“After going through bankruptcy, I felt it was time to take a distance, to oversee my development and to understand more of the world. I left for South-America and traveled there for six months, realizing that we live together on a planet, that sharing is a beautiful experience, and that I don’t live to work.”
Naan Eldering is a Dutch storyteller who uses different outlets to reach his audience. He designs, writes and photographs what he observes, in an attempt to help people perceive in a more detailed way, to be more amazed. It wasn’t hard to imagine Eldering walking around the forest as a kid chasing gnomes. It is this amazement we have when we are children, when we venture out into the world that Naan still seems to posses. He shares this amazement on his website called ‘Kijkman’ (Dutch for watchman) where he shares his adventures, writes critical pieces and reflects upon society. His fascination with the human perception and representation of the world seeps through on every page. We spoke to Naan about writing, perceiving in a time where we are drowned in a flood of imagery and his adventures as a travel guide.
Hello Naan, how are you doing?
I’m good, thank you. It’s pretty amazing we can have this conversation, considering you are on an Island!
Can you tell us a little bit about yourself? Who is the ‘Kijkman’? What’s your mission? Your favourite childhood memory?
Ha, well, I’m 29 and forgot my favourite color, but it might be the blue-ish color you only find in fireworks. As a kid I mostly remember a Pirate-birthday party, where we had to look for a chest, hidden in the soil of the woods. I also have strong memories of a book on my parents’ bookshelves that fascinated me and sparked my imagination as that blue-ish firework does.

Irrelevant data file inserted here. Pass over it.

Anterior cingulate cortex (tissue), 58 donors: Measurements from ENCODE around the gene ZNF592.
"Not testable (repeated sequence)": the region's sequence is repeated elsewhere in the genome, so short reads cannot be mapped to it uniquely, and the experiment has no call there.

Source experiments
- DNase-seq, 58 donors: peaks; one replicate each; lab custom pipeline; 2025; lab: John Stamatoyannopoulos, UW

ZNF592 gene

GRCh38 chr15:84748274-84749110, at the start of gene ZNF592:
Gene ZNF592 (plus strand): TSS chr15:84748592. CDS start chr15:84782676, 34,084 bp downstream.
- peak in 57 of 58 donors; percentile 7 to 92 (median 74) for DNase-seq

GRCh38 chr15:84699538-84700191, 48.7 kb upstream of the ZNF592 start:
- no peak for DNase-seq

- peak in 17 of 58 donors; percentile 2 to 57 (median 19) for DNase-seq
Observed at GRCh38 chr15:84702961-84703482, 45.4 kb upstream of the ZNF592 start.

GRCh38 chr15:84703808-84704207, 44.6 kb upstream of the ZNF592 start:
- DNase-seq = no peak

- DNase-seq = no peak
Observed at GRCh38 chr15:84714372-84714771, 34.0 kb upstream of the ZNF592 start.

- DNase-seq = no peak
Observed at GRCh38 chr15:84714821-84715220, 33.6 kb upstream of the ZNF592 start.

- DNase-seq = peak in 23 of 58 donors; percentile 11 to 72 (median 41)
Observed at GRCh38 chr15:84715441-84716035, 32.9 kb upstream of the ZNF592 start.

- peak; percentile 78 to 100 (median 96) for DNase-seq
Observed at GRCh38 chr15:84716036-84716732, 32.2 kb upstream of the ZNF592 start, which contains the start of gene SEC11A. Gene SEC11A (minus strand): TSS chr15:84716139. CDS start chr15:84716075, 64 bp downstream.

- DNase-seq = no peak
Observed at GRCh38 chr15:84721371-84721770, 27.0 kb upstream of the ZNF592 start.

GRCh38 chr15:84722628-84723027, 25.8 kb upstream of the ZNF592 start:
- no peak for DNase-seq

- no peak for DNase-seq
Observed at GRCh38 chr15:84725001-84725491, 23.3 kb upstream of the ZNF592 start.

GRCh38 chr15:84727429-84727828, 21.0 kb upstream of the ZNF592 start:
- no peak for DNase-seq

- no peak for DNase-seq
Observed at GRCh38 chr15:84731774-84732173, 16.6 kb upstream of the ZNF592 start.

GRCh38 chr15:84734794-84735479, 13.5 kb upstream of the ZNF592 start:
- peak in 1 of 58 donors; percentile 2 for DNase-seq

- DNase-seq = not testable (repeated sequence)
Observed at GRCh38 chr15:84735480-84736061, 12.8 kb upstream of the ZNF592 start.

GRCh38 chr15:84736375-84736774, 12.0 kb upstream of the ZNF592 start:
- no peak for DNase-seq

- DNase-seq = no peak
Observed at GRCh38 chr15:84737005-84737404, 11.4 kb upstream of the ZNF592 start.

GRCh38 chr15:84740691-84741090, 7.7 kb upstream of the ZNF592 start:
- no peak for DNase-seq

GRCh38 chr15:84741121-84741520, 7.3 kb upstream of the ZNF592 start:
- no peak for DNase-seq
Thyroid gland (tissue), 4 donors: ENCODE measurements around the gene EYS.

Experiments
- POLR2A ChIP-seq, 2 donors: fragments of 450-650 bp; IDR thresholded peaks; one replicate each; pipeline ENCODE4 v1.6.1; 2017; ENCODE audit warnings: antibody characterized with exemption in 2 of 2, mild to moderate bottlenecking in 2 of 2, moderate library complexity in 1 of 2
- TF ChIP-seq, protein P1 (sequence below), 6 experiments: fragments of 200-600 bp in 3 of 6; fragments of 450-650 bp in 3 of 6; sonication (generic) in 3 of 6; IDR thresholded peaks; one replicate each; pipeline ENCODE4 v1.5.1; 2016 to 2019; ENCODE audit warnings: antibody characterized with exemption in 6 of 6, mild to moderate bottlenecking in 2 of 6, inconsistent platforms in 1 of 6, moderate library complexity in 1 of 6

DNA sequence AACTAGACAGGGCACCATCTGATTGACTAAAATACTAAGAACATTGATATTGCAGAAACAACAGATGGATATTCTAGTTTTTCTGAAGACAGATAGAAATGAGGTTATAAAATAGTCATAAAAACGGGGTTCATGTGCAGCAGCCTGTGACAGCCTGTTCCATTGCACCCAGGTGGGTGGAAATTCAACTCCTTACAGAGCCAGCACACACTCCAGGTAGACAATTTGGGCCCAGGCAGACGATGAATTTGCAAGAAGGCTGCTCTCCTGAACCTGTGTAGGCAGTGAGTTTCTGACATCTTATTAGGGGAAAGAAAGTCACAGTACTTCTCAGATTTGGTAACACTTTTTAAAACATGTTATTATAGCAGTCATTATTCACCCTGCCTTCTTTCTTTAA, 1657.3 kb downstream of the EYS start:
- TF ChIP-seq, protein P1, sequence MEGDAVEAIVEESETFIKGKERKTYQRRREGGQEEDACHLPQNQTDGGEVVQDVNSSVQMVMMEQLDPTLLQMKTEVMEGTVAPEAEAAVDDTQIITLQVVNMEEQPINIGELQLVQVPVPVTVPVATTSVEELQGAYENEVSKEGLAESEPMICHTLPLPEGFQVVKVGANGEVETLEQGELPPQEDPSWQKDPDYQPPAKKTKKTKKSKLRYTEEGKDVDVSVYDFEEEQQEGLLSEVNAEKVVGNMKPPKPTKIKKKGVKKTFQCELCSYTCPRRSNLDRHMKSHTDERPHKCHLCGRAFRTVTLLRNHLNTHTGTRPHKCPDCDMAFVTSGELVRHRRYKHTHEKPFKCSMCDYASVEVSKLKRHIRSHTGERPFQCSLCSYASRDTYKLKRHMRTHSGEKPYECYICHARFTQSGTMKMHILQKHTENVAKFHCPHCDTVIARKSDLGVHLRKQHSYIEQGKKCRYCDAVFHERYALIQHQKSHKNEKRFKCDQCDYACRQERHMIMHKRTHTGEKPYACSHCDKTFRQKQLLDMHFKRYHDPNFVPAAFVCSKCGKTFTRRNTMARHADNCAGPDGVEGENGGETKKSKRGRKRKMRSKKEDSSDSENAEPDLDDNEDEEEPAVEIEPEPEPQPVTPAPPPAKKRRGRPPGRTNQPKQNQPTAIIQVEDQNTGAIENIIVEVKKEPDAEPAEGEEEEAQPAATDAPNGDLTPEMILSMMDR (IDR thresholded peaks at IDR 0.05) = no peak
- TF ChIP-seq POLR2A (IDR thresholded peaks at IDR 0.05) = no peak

My mission is to focus on the good and to communicate better. To understand and represent the things I perceive. I realize more and more that it will always be an attempt, but let me be as good as possible.
Misunderstanding is a big cause of trouble. We need shared knowledge, a shared experience to create a deeper understanding and a better connection. Making people wonder is a good way to make them aware.
Can you tell us about your six month trip through South America? What triggered this? Have you always had itchy feet?
My feet started itching back in 2010. I was working 80 hours a week for an online start-up supermarket. I didn’t recognize the sensation until a read back the journals I kept. The first time I scribbled down the word Brazil was 2010. I never felt like going abroad before. I was too busy making a career, which was a journey by itself. My life was exciting enough just here. I think my ex-girlfriend planted a seed. She went to India for a volunteer-job when we we’re in a relationship back in the days. I didn’t get it at all. Why would you go away? Why would you leave me here? What’s wrong with the Netherlands? But things started to itch eventually. My skin didn’t fit anymore. Things broke down. I wanted to take myself out of my context and experience how I would behave out of my comfort zone. I wasn’t looking for myself, I knew where I was. I was just not satisfied with how I stacked the blocks. It was time to throw myself apart and rebuild a new mindset. But then again, this might be an analogy I came up with along the way.
“I think it’s important to feel lonely sometimes. You need to know how to be alone and not be defined by others.”
The heaviest part of traveling is saying goodbye to the many amazing people you meet. But it’s worth it because you met them in the first place. Learn to live with this dependency on others, and the urge to be independent. Learn to give. Learn to lose. Learn to see the most important things in life. But most of all, learn to understand the non-dualistic quality of life. Everything is gradual. A bit more independent, a bit less lonely, a bit more selfish and a bit more selfless. You can be all at the same time.
Where does your wanderlust come from?